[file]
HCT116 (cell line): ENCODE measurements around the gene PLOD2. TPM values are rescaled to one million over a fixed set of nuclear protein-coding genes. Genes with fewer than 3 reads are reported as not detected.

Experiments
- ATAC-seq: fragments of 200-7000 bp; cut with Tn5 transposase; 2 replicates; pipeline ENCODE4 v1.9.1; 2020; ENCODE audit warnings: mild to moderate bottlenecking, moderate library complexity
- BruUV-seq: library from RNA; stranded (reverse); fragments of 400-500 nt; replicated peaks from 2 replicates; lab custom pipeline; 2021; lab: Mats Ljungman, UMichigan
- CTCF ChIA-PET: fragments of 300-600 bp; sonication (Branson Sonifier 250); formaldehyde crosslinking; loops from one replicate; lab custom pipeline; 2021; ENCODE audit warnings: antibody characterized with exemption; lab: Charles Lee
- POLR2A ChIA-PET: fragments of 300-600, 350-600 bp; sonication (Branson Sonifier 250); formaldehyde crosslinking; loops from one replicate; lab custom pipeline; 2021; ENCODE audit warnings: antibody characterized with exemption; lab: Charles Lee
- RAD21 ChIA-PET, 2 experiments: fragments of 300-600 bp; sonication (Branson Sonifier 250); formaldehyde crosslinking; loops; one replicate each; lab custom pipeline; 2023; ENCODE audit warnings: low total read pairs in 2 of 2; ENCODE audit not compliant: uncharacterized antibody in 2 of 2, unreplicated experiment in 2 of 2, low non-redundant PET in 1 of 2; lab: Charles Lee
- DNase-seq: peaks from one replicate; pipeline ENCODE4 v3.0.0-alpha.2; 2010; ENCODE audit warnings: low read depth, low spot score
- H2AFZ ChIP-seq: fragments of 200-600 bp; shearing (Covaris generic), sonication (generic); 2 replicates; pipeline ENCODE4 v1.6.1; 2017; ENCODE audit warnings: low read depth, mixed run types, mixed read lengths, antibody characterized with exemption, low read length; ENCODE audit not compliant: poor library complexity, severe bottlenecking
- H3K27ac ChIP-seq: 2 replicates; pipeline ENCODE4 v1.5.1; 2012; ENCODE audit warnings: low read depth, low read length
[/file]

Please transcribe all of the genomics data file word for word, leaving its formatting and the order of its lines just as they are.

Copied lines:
HCT116 (cell line): ENCODE measurements around the gene PLOD2. TPM values are rescaled to one million over a fixed set of nuclear protein-coding genes. Genes with fewer than 3 reads are reported as not detected.

Experiments
- ATAC-seq: fragments of 200-7000 bp; cut with Tn5 transposase; 2 replicates; pipeline ENCODE4 v1.9.1; 2020; ENCODE audit warnings: mild to moderate bottlenecking, moderate library complexity
- BruUV-seq: library from RNA; stranded (reverse); fragments of 400-500 nt; replicated peaks from 2 replicates; lab custom pipeline; 2021; lab: Mats Ljungman, UMichigan
- CTCF ChIA-PET: fragments of 300-600 bp; sonication (Branson Sonifier 250); formaldehyde crosslinking; loops from one replicate; lab custom pipeline; 2021; ENCODE audit warnings: antibody characterized with exemption; lab: Charles Lee
- POLR2A ChIA-PET: fragments of 300-600, 350-600 bp; sonication (Branson Sonifier 250); formaldehyde crosslinking; loops from one replicate; lab custom pipeline; 2021; ENCODE audit warnings: antibody characterized with exemption; lab: Charles Lee
- RAD21 ChIA-PET, 2 experiments: fragments of 300-600 bp; sonication (Branson Sonifier 250); formaldehyde crosslinking; loops; one replicate each; lab custom pipeline; 2023; ENCODE audit warnings: low total read pairs in 2 of 2; ENCODE audit not compliant: uncharacterized antibody in 2 of 2, unreplicated experiment in 2 of 2, low non-redundant PET in 1 of 2; lab: Charles Lee
- DNase-seq: peaks from one replicate; pipeline ENCODE4 v3.0.0-alpha.2; 2010; ENCODE audit warnings: low read depth, low spot score
- H2AFZ ChIP-seq: fragments of 200-600 bp; shearing (Covaris generic), sonication (generic); 2 replicates; pipeline ENCODE4 v1.6.1; 2017; ENCODE audit warnings: low read depth, mixed run types, mixed read lengths, antibody characterized with exemption, low read length; ENCODE audit not compliant: poor library complexity, severe bottlenecking
- H3K27ac ChIP-seq: 2 replicates; pipeline ENCODE4 v1.5.1; 2012; ENCODE audit warnings: low read depth, low read length